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Apple CEO Tim Cook makes surprise visit to China as iPhone 15 gets off to a challenging start

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  • Apple CEO Tim Cook cheered on gamers at an event during a surprise visit to China, underscoring the market's importance to the iPhone giant at a time when it faces mounting challenges.
  • The Apple CEO's visit to the company's third-largest market comes just under a month after the iPhone 15, the company's flagship smartphone, went on sale to a seemingly lukewarm reception.
  • Counterpoint Research said in a note on Tuesday that iPhone 15 series unit sales for the first 17 days of sales in China is down 4.5% compared with the iPhone 14.

Apple CEO Tim Cook cheered on gamers at an event during a surprise visit to China, underscoring the market's importance to the iPhone giant at a time when it faces mounting challenges.

Gamers gathered at an Apple store in Chengdu in southwestern China to play "Honor of Kings," a game developed by TiMi Studio, which is owned by Chinese tech giant Tencent.

"The action-packed Honor of Kings started here in Chengdu and is now a global phenomenon on the App Store," Cook said in a post on Chinese social media service Weibo.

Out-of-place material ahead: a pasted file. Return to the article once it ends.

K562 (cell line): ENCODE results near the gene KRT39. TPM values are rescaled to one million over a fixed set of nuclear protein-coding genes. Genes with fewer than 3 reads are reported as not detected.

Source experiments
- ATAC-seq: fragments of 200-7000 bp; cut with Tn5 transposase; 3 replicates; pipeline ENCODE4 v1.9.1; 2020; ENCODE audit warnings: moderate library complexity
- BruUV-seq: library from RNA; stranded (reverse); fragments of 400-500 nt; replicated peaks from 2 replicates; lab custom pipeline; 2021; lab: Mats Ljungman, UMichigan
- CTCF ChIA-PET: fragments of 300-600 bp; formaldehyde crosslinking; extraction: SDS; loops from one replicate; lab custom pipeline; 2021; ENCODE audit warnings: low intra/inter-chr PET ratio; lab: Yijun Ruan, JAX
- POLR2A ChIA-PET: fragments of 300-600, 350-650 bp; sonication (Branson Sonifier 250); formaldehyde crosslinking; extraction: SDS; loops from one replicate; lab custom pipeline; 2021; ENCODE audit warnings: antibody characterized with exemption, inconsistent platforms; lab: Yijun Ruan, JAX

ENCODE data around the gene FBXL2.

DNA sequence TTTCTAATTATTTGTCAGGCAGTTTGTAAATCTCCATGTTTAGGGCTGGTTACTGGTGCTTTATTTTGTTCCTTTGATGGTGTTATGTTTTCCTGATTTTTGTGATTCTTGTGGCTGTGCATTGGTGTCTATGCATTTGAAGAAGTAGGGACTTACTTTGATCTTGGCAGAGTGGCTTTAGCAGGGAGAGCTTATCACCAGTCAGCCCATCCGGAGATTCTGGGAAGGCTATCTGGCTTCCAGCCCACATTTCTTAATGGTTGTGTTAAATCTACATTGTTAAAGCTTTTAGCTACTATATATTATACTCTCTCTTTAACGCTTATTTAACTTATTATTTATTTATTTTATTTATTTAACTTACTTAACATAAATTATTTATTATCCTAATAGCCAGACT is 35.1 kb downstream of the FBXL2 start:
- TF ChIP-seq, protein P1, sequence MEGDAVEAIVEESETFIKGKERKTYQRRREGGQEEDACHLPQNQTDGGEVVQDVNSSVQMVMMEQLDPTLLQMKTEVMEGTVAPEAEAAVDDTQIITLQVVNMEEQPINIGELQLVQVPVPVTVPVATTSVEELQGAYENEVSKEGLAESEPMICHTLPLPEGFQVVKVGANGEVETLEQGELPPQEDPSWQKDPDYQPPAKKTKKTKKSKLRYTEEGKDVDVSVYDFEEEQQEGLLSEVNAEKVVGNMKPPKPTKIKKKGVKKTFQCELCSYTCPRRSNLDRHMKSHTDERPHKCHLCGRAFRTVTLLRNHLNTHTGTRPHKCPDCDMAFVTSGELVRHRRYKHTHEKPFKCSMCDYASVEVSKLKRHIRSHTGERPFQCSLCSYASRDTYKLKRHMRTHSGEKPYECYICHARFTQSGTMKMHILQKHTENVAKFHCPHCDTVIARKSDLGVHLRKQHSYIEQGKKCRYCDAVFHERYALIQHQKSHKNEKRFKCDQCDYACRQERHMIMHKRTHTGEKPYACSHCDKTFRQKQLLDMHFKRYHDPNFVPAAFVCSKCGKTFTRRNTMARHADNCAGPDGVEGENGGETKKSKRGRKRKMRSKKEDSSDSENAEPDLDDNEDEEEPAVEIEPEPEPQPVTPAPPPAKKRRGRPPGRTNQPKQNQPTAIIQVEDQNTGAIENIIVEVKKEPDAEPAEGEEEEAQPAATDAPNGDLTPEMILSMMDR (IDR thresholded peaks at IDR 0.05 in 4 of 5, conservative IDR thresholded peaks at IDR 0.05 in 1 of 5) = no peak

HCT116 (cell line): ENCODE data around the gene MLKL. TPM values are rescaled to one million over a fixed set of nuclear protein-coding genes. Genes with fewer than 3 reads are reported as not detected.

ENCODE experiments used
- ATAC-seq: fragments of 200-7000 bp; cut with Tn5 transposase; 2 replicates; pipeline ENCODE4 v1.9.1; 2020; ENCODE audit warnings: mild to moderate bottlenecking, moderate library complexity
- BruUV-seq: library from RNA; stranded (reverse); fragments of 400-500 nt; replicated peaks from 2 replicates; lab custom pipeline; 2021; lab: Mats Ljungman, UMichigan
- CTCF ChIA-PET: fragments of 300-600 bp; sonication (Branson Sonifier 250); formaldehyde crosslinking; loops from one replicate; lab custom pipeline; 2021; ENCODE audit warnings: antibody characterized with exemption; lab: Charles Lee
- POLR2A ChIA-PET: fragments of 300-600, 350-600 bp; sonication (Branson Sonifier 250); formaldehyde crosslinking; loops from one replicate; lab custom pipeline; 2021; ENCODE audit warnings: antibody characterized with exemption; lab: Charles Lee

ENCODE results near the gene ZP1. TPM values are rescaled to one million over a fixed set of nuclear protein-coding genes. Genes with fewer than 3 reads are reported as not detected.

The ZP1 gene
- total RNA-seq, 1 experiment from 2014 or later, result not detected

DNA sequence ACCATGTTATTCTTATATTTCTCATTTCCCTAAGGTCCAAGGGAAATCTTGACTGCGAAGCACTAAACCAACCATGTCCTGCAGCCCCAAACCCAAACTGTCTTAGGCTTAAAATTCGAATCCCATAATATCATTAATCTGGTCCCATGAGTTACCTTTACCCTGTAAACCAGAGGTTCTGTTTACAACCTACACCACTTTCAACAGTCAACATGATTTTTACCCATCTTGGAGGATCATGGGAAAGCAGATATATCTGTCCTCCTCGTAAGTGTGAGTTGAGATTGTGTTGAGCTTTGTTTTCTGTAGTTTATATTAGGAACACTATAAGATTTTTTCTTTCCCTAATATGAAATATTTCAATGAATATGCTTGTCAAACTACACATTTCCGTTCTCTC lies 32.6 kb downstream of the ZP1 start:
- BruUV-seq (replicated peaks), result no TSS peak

Cook also posted a video of himself cheering on gamers at the tournament. Honor of Kings is one of the biggest mobile games in China and a substantial revenue driver for Apple's App Store in the country.

The Apple CEO's visit to the company's third-largest market comes just under a month after the iPhone 15, the company's flagship smartphone, went on sale to a seemingly lukewarm reception, and as a beaten down Huawei attempts to make a comeback in the mobile market.

Counterpoint Research said in a note on Tuesday that iPhone 15 series unit sales for the first 17 days of sales in China is down 4.5% compared with the iPhone 14.

That comes after Chinese tech giant Huawei last month quietly launched a smartphone containing a high-end semiconductor and 5G connectivity, despite U.S. sanctions that have sought to stop that from happening.

Huawei was once the biggest smartphone maker in China, and Apple's biggest challenger, before U.S. sanctions cut it off from key technology it needed to compete, causing it to fall to the No. 6 spot.

But as recently as Monday, Jefferies analysts published a report that said Huawei has become the No. 1 smartphone maker in China, overtaking Apple.

"It's a tough start for Apple to be sure and it's a combination of factors driving this," Ethan Qi, associate director at Counterpoint Research, told CNBC via email.

Qi attributed Apple's challenges to poor consumer sentiment, the iPhone 15's poorer performance than the iPhone 14 and increasing competition in the high-end smartphone market.

"All of these things are working together to take some of the shine away from Apple's lustre during the first few weeks of iPhone 15 sales," Qi said.

Copyright CNBC
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